Can you help me il­lus­trate a horde of zom­bies?

Sandy Pulse, Eng­land

ImagineFX - - Imagine Nation Artist Q&A -

An­swer

John replies

In Pho­to­shop I start by draw­ing a range of ba­sic head shapes, mak­ing six or seven prom­i­nent ones with enough vari­a­tion to be ob­vi­ous that it’s not a sim­i­lar group of people. Then I block in where the fa­cial fea­tures are. I play with dis­tance be­tween the eyes, mouth and nose height, jaw shape, hair style and colour, and neck thick­ness. At this stage I’m not wor­ry­ing about cor­rect pro­por­tions yet. I block in some ba­sic colour ar­eas, try­ing to make the hue and sat­u­ra­tion of each zom­bie’s skin slightly dif­fer­ent from the next.

Next I block in rough body shape and cloth­ing: over­alls, T-shirts, hospi­tal gowns, work shirts, dresses, tank tops. I keep the cloth­ing colours de­sat­u­rated; these are filthy zom­bies af­ter all. Then I in­tro­duce light and shade, try­ing to con­trol my val­ues and keep ev­ery­thing close to mid-range. I shrink down some of the head sizes to make them more real­is­tic and add hair to the char­ac­ters, pick­ing slight vari­a­tions in colour and keep­ing ev­ery­thing loose. I also add some more de­tails and a sec­ondary light to help give vol­ume to my char­ac­ters.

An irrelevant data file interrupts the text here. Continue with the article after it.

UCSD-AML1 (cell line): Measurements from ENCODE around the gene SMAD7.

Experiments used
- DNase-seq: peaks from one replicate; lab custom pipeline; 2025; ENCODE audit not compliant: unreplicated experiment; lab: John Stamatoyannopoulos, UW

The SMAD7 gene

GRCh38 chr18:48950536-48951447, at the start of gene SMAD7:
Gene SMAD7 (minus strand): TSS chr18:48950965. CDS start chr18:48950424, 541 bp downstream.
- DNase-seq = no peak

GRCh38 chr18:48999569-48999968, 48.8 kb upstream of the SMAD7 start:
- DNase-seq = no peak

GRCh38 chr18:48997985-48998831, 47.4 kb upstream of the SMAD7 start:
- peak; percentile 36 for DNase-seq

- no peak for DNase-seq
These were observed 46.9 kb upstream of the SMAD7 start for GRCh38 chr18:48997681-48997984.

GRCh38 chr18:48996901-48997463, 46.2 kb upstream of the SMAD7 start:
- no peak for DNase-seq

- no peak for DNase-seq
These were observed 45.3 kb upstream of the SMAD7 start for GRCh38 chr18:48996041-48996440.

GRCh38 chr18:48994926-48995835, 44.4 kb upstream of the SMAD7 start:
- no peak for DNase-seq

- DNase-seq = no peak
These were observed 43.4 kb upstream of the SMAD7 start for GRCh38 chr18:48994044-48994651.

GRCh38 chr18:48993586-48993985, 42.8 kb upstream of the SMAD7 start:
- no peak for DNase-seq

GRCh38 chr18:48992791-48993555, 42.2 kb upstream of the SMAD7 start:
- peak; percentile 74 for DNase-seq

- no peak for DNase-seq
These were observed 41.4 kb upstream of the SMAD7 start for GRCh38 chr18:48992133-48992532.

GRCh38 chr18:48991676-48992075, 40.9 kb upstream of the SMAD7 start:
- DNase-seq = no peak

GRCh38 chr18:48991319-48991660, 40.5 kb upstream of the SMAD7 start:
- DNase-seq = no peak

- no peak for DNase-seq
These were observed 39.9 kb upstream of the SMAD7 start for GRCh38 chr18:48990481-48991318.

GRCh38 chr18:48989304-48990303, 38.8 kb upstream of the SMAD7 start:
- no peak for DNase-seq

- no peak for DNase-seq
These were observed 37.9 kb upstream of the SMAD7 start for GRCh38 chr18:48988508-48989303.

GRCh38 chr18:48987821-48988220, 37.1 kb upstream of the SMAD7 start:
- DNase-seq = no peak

Once you have a hand­ful of prom­i­nent zom­bies in your horde, then you can fill in the rest of the group by loosely block­ing in head shapes in the back­ground. You don’t have to draw ev­ery in­di­vid­ual zom­bie in the crowd; just sug­gest forms and it’ll be con­vinc­ing. Re­mem­ber to vary the hue and sat­u­ra­tion slightly from face to face. I just loosely block in head shapes in the back­ground to sug­gest a larger crowd. As a fi­nal touch I splash in some blood­stains and wounds, grung­ing things up with­out go­ing over­board.

En­sure that your zom­bies aren’t uni­form in ap­pear­ance. Ex­ag­ger­ate their fa­cial

fea­tures for ex­tra vis­ual va­ri­ety.

Spend time sketch­ing groups of people walk­ing by. Then use their var­i­ous body types to pop­u­late your scene.

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